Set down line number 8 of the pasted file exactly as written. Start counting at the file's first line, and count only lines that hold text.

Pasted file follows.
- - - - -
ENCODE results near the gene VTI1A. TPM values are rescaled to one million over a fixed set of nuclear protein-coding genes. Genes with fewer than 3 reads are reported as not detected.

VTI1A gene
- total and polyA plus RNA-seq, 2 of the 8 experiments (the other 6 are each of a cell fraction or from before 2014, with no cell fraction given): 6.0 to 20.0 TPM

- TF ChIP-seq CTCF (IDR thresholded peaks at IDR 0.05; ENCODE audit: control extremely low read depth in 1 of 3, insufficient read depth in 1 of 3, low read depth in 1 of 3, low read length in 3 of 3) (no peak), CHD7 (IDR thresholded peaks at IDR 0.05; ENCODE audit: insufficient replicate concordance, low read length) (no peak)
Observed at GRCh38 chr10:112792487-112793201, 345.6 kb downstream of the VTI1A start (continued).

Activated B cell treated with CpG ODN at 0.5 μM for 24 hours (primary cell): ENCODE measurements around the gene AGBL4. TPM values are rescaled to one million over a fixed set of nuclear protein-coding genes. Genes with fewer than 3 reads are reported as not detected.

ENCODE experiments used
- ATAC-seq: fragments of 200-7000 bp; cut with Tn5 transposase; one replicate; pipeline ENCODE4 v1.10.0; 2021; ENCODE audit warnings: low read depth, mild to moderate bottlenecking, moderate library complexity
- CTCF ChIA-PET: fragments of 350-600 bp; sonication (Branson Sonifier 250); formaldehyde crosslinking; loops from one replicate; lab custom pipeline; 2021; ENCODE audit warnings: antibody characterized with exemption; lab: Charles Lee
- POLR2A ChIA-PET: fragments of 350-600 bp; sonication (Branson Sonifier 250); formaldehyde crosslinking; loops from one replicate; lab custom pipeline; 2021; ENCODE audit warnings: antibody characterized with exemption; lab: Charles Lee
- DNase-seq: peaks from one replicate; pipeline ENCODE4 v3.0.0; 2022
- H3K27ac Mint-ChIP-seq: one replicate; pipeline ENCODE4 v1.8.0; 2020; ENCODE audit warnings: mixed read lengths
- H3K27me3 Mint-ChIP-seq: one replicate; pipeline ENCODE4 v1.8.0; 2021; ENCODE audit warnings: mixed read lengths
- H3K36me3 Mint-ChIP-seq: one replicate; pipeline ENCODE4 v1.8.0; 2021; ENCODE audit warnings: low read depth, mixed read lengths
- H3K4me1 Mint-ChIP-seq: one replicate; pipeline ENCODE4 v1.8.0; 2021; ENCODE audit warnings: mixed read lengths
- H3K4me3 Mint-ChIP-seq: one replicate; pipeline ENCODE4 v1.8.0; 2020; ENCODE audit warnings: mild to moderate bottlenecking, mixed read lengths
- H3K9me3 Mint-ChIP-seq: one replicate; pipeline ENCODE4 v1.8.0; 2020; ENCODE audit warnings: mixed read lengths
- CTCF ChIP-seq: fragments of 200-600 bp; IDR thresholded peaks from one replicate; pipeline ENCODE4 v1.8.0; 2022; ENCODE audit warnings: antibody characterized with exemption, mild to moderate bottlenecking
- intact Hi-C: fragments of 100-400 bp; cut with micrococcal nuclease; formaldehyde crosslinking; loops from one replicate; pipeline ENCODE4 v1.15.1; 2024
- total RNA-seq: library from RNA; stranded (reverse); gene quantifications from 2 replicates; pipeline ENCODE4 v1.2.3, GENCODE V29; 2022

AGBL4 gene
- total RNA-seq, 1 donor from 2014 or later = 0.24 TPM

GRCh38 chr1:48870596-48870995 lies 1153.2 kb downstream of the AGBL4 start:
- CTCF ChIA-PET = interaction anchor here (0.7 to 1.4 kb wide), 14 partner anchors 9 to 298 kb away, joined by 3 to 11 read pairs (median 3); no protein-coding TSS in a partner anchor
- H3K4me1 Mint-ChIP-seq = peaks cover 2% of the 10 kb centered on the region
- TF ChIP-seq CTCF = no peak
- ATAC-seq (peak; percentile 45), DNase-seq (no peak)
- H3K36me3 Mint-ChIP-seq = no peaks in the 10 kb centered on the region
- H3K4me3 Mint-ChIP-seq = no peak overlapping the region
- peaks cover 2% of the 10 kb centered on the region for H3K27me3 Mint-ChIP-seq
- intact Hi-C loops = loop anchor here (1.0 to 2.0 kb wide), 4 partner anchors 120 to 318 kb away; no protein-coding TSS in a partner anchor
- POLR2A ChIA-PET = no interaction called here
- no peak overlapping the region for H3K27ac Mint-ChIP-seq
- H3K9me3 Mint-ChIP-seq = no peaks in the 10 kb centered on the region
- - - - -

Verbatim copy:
- ATAC-seq: fragments of 200-7000 bp; cut with Tn5 transposase; one replicate; pipeline ENCODE4 v1.10.0; 2021; ENCODE audit warnings: low read depth, mild to moderate bottlenecking, moderate library complexity